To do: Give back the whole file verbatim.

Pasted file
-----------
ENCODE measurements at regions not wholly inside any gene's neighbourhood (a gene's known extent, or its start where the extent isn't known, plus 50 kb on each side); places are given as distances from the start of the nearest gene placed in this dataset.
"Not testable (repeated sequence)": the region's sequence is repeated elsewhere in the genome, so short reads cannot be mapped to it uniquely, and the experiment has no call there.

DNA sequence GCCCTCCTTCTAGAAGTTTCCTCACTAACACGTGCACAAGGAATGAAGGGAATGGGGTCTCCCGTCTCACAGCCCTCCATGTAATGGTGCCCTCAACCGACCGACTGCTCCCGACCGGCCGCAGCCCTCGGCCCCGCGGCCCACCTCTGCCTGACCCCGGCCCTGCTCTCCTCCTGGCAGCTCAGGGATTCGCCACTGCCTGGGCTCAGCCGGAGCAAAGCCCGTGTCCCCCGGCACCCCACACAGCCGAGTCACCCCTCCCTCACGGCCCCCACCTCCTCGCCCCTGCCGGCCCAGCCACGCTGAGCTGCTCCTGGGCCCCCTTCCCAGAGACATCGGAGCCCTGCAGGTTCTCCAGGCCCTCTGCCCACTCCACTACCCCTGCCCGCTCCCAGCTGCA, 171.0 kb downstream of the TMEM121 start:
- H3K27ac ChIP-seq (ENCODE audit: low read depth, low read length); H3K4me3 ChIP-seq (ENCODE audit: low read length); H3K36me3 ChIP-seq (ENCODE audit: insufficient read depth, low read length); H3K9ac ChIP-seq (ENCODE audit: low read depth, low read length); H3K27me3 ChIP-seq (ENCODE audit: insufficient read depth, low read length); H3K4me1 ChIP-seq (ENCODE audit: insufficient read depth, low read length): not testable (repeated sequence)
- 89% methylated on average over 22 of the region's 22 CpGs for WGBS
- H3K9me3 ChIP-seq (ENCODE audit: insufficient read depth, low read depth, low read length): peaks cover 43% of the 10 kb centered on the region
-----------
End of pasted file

ENCODE measurements at regions not wholly inside any gene's neighbourhood (a gene's known extent, or its start where the extent isn't known, plus 50 kb on each side); places are given as distances from the start of the nearest gene placed in this dataset.
"Not testable (repeated sequence)": the region's sequence is repeated elsewhere in the genome, so short reads cannot be mapped to it uniquely, and the experiment has no call there.

DNA sequence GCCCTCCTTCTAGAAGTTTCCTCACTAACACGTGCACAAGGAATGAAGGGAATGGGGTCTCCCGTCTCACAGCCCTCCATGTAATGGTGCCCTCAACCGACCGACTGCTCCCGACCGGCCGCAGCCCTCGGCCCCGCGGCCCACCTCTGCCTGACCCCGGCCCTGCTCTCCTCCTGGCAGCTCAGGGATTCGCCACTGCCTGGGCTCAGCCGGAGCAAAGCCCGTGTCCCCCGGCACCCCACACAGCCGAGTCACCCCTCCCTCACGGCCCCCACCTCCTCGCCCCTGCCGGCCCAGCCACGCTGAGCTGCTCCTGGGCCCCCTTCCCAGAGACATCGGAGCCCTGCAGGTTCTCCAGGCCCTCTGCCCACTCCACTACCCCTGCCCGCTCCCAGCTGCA, 171.0 kb downstream of the TMEM121 start:
- H3K27ac ChIP-seq (ENCODE audit: low read depth, low read length); H3K4me3 ChIP-seq (ENCODE audit: low read length); H3K36me3 ChIP-seq (ENCODE audit: insufficient read depth, low read length); H3K9ac ChIP-seq (ENCODE audit: low read depth, low read length); H3K27me3 ChIP-seq (ENCODE audit: insufficient read depth, low read length); H3K4me1 ChIP-seq (ENCODE audit: insufficient read depth, low read length): not testable (repeated sequence)
- 89% methylated on average over 22 of the region's 22 CpGs for WGBS
- H3K9me3 ChIP-seq (ENCODE audit: insufficient read depth, low read depth, low read length): peaks cover 43% of the 10 kb centered on the region